■ Trading limits to relax
The Financial Supervisory Commission yesterday said it would relax the daily limits on stock trading in September as planned. The commission said it will complete a draft of supporting measures relevant to the trading-limit change in August before submitting the draft to the Cabinet for final decision, the commission said in a statement. The regulator made the remark after a local Chinese-language newspaper reported that the government would postpone the relaxation after China passed the controversial "anti-secession" law on Monday which might trigger volatility in local stock market. The commission planned to widen the daily trading band to rise, or fall 15 percent from current 7 percent in September. "We are stick to the policy and carefully drawing supporting measures to better the market's development and stability," the regulator said in a statement released yesterday.
■ Bonds fall on report
The nation's 10-year bonds fell for the first day in three after a Chinese-language newspaper reported the government may raise the limit on how much insurance companies can invest overseas. The government may allow insurers to invest 50 percent of their assets abroad, versus 35 percent now, the Taipei-based newspaper said, citing unidentified officials. "Everybody sold government bonds today on concern about life insurers," said Alex Kuo, trader at MasterLink Securities Corp in Taipei. "If they are allowed to invest more overseas, buying in 10-year debt and longer will be gone." The benchmark 2.25 percent bond maturing March 2015 fell 0.0555, or NT$55.50 per NT$100,000 face amount, to 99.3377 as of 1:52pm in Taipei, according to Gretai Securities Market (櫃台買賣中心), the nation's over-the-counter market. Its yield rose 1 basis point to 2.33 percent. The 10-year yield may climb to 2.40 percent this week, Kuo said.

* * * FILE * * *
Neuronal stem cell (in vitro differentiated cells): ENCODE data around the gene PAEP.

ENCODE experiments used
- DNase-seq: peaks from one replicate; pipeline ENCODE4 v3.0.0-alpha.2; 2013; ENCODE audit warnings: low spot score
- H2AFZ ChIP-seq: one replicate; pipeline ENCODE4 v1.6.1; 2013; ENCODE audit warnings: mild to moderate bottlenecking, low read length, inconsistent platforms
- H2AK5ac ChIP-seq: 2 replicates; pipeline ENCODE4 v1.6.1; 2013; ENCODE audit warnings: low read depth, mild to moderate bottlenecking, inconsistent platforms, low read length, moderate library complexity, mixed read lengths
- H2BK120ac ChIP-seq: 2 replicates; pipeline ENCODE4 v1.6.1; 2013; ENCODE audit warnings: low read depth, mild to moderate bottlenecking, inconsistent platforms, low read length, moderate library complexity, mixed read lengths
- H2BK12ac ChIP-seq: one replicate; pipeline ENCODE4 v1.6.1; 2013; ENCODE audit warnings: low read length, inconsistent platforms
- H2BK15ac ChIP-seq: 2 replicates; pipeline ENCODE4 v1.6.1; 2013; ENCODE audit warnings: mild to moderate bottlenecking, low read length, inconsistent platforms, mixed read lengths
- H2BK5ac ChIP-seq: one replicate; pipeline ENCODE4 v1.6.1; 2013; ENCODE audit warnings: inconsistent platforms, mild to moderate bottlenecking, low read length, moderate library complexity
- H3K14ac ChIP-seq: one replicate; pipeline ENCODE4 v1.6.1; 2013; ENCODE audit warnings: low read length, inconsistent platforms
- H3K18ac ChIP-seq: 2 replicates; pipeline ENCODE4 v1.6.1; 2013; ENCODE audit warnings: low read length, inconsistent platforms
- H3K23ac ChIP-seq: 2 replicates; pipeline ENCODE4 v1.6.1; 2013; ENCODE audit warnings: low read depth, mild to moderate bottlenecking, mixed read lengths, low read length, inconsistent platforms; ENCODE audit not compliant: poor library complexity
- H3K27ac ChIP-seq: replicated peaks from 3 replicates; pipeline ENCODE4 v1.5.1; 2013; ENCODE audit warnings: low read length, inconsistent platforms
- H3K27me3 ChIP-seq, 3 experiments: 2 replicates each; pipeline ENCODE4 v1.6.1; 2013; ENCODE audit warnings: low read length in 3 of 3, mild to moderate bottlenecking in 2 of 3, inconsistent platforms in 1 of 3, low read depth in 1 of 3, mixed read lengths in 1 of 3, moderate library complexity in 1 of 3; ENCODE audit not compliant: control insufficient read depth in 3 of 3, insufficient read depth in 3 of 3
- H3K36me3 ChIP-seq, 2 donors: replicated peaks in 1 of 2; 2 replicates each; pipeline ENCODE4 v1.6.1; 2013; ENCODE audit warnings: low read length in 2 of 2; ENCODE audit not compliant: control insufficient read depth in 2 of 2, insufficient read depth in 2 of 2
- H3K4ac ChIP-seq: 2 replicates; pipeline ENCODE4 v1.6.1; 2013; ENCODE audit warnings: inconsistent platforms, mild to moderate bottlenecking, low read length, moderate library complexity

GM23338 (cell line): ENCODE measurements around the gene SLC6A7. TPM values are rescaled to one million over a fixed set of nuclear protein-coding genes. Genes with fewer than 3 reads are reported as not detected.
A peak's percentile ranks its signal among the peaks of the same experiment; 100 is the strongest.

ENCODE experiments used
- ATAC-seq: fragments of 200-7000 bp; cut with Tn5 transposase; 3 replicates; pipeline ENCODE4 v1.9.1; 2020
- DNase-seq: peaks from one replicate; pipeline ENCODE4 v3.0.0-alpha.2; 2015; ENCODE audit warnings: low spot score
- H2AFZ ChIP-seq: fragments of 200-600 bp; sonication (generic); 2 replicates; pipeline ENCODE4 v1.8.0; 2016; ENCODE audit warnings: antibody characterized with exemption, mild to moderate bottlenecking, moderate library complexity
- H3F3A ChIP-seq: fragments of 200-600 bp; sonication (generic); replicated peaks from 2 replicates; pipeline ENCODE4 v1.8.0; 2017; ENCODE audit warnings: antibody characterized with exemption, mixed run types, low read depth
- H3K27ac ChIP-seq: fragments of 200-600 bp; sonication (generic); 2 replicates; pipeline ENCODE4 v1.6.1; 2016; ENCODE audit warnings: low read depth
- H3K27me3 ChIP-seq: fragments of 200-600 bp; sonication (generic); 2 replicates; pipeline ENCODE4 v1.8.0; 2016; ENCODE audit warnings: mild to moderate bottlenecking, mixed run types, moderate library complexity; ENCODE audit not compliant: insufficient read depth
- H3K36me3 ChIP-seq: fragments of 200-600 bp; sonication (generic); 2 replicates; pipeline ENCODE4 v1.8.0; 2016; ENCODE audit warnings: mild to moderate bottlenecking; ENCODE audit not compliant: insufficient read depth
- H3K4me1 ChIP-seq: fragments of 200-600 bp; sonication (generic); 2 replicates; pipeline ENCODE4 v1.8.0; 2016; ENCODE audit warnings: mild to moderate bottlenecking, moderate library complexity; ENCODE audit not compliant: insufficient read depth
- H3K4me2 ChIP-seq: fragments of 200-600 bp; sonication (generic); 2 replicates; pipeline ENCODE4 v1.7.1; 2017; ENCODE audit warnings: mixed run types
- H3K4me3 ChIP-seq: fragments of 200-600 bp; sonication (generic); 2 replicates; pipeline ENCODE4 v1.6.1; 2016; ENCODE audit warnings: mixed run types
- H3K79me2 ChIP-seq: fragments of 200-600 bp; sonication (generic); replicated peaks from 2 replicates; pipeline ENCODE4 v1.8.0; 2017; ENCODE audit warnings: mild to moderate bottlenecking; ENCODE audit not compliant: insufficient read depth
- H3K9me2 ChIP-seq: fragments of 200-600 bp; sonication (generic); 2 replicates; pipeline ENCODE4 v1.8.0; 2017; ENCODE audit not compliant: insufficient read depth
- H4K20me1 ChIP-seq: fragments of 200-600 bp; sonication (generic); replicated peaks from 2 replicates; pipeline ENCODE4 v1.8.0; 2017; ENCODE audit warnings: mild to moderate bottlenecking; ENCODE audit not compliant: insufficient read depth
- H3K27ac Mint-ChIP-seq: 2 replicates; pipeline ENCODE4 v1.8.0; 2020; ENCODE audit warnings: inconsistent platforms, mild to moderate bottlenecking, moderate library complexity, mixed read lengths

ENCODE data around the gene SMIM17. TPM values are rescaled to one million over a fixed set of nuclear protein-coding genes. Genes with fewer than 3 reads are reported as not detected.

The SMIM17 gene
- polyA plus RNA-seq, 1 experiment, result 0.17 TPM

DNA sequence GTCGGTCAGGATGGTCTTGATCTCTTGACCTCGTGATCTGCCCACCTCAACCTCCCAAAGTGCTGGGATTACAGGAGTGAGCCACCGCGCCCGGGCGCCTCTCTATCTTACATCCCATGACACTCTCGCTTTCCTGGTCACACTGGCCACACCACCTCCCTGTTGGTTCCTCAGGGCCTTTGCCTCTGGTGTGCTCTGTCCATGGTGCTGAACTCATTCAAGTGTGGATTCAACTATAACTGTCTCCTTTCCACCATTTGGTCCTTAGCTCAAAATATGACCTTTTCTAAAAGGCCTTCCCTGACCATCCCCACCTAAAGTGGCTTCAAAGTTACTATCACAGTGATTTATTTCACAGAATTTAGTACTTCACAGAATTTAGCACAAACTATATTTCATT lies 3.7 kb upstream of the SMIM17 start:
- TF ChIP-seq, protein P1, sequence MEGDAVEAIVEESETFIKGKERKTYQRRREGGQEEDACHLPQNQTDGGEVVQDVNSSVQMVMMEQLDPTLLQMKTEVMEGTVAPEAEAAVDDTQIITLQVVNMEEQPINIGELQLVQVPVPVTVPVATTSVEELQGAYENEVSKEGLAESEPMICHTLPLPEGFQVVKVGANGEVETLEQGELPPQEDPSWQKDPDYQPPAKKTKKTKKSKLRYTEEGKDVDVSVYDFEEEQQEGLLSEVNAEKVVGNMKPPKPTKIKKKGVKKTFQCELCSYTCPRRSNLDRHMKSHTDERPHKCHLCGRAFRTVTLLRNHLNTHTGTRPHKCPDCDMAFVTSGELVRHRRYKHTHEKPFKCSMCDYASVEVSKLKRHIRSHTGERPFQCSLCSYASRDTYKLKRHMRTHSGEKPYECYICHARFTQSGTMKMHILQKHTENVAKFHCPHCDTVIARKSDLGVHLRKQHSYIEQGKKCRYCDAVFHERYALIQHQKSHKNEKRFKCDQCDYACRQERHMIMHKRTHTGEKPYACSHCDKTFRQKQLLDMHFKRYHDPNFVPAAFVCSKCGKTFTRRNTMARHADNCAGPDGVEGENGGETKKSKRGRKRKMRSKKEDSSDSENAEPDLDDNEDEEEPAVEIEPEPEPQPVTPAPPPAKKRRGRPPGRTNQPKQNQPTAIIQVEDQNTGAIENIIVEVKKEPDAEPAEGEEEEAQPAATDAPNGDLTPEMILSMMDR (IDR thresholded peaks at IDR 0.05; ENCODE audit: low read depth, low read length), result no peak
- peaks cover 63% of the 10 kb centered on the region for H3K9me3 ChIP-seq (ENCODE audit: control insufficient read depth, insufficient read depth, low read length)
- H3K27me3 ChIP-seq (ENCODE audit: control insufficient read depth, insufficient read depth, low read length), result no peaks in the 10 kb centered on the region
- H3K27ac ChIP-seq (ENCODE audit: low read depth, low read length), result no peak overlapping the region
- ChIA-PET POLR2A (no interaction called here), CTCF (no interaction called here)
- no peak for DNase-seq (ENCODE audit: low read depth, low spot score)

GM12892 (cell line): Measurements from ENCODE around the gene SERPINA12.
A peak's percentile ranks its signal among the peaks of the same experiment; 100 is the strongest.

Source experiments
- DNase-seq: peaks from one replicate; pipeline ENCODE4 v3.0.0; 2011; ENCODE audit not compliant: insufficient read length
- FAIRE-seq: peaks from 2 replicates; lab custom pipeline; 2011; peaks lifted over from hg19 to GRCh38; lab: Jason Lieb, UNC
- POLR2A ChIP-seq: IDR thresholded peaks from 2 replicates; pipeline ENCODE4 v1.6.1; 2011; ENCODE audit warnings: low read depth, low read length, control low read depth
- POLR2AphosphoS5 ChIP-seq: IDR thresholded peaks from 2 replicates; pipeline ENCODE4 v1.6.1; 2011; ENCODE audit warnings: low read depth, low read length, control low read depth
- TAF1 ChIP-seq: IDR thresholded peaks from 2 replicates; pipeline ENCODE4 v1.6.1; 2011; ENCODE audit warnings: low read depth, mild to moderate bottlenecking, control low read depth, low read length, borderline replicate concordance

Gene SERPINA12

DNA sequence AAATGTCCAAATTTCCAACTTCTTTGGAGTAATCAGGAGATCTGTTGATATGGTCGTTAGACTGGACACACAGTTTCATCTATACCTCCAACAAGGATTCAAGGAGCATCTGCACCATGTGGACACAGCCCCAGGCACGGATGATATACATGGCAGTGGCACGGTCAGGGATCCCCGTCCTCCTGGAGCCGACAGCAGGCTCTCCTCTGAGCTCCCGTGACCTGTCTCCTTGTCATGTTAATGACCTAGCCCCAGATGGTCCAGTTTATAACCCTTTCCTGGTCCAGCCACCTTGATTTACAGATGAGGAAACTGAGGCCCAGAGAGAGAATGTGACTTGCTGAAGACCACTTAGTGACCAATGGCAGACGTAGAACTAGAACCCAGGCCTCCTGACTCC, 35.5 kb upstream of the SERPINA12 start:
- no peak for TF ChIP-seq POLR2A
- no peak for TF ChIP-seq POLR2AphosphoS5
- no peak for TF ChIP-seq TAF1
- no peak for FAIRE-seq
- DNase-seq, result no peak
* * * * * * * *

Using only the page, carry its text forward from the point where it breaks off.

■ Samsung, TSMC beat growth
Samsung Electronics Co and Taiwan Semiconductor Manufacturing Co (TSMC, 台積電) were among four companies in the world's top 10 chipmakers to beat industry sales growth last year, according to market researcher IC Insights. Samsung of South Korea, Texas Instruments Inc of the US, Infineon Technologies AG of Germany and TSMC had sales growth that exceeded the 28 percent average increase for the world's chipmakers last year, Scottsdale, Arizona-based researcher IC Insights said in a statement today. Global industry growth was led by Asian companies, IC Insights said. The five chipmakers with the highest sales increase in 2004 are all based in Japan, South Korea and Taiwan, IC Insights said. Powerchip Semiconductor Corp (力晶半導體) of Hsinchu, Taiwan, led growth with a 158 percent gain followed by Elpida Memory Inc of Tokyo with 124 percent.
■ Lite-On eyeing parts maker
Lite-On Technology Corp (光寶科技) may buy an electronic parts maker to broaden its product line and to widen its profit margin, a Chinese-language business daily reported, without saying where it obtained the information. The Taipei-based company has about NT$26 billion (US$843 million) cash for a possible purchase, the newspaper said. Lite-On won't rule out the possibility of a hostile takeover, the report said.
■ NT dollar dips
The New Taiwan dollar continued to trade lower against its US counterpart yesterday, declining NT$0.168 to close at NT$31.000 on the Taipei exchange market. Turnover was US$1.03 billion, up from US$723 million Monday.